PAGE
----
A new “Legendary Ten Seconds” Album

Here is the latest album from those prolific  historical musicians. As you can see, from the CD cover below, “Instrumental Legends” is specifically compiled to narrate the life and times of Richard III.

As the title suggests they are all instrumental tracks, some of which were previously released on other albums. I really enjoy the instrumentals, despite not having Ian Churchward’s voice or lyrics, which I love too. The instrumentals also convey the ‘feeling’ of Mediaeval and Renaissance England, although most of the instruments did not exist in those times, especially the electronic keyboard! You might think the sound would be discordant combining, as it does, the mediaeval-style melodies with modern instrumentation. However, think of Rick Wakeman’s ‘King Arthur & the Myths and Legends of the Knights of the Round Table’ and it might give you some idea of the feel of the songs, although these do not have such a big sound as Wakeman. In particular, I feel ‘Fanfare for the King’ conjures up an image of Richard graciously waving to the adoring crown as he rides by on his Progress. I also love Confort et Liesse, but they all have lovely evocative melodies and excellent musicianship, so I have given a short description of each track below.

The full track list is as follows:

Plantagenet Pavane – starts off quietly and then the bigger sound comes in – there is a tambourine, I think.

Souvente Me Souvenne – Buckingham’s motto, this track begins with a positive and spirit-raising melody then changes to one that’s slightly more melancholy, then reverts to the first and finishes in a more downbeat way. Reflecting the ups and downs of his life?

Murrey and Blue – Solid, even beat at first but it then changes to a halting sudden hesitation, then on again.

Confort et Liesse – this makes me imagine the decadence of Edward’s court because, of course, this was his motto. Very appropriate.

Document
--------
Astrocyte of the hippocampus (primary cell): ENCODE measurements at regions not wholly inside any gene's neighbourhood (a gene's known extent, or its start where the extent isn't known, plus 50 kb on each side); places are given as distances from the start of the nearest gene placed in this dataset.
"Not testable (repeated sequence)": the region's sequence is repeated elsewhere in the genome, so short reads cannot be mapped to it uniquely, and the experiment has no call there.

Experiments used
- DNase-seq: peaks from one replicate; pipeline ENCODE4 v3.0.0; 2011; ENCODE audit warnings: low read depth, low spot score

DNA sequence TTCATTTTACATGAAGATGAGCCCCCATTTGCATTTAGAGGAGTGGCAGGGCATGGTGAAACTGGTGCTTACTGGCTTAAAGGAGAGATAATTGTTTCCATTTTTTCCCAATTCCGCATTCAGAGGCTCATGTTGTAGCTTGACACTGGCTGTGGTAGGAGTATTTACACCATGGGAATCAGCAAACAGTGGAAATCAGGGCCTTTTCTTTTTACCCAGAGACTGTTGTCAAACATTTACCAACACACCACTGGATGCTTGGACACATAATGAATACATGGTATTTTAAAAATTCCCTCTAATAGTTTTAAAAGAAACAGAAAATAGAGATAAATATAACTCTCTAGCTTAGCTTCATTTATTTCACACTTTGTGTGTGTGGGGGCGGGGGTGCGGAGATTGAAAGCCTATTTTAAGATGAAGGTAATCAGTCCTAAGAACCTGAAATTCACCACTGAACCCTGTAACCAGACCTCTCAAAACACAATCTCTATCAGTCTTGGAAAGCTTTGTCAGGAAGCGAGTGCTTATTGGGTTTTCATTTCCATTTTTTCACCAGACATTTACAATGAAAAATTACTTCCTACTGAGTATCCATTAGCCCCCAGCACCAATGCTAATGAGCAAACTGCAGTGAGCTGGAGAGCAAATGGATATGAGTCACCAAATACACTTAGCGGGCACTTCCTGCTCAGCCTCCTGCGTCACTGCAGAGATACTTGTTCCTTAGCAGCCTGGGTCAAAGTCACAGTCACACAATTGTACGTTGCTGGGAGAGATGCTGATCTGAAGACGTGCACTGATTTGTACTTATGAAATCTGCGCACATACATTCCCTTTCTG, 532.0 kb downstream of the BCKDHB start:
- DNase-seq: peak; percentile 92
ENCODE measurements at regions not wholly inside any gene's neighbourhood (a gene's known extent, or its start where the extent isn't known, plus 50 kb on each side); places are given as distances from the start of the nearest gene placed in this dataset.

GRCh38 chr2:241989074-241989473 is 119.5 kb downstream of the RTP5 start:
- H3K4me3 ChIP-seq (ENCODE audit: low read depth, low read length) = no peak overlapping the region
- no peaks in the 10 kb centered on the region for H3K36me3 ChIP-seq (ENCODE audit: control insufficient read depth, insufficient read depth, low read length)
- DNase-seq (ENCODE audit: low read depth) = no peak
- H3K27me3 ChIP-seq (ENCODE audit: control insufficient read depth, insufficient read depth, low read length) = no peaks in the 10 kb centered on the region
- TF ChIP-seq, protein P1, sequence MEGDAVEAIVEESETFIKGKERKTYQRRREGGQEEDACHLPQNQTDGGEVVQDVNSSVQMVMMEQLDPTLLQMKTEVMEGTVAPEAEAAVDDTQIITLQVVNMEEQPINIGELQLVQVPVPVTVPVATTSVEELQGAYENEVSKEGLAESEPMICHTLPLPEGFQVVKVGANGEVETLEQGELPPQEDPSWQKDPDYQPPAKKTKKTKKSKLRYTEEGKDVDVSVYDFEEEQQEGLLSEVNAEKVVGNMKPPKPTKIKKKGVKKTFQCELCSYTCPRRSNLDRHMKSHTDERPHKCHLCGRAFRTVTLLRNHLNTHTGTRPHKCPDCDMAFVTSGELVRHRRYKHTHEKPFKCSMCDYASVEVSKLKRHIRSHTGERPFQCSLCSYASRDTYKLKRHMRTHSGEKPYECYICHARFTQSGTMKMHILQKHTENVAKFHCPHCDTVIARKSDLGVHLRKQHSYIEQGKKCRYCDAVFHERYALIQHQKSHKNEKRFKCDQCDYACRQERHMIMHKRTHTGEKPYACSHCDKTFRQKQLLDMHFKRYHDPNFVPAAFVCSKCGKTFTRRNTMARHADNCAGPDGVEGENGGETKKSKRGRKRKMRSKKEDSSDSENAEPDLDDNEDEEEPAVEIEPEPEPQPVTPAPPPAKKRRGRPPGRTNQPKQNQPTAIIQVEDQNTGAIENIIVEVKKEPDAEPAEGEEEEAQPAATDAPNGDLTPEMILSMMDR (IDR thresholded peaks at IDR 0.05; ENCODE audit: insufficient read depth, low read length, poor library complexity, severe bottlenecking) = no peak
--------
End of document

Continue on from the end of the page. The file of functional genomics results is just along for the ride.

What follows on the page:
Fanfare for the King – there actually is a fanfare in this and it is uplifting and evokes the King’s Progress.

John Nesfield’s Retinue – this track brings forth a military feel of a disciplined band of knights or soldiers mustering.

King Richard’s Daughter – This is a delicate, pretty tune and the sound is rather haunting and evoles a certain sadness.

Lambeth Ms474 – I’m not sure what this refers to but it is one of the longer tracks and has a very rousing melody.

Mortimer Overture – the longest track on the album at nearly four minutes and another great tune and rhythm.

Sans Charger – Very mediaeval in feel but as if electrified! Upbeat and addictive.

Sunnes and Roses – probably my favourite track, a great feel-good rhythm and catchy melody.

Tudor Tune – I might be biased but to me this sounds a bit discordant! As if there is a sinister undertone. I have a good imagination.

Lady of the Rivers – this starts off very gently and reaches a crescendo with the melody evoking ringing bells to me.

Some artwork from the album

All in all, this is an excellent album evoking various scenes and moods from the time of Richard III and all with a new, modern twist. The best of both worlds!


  1. Hi there. Thanks for the review. By the way, Lambeth Ms474 refers to Richard III’s Book of Hours, which is part of the Lambeth Palace collection, hence the name and number.

    Liked by 1 person

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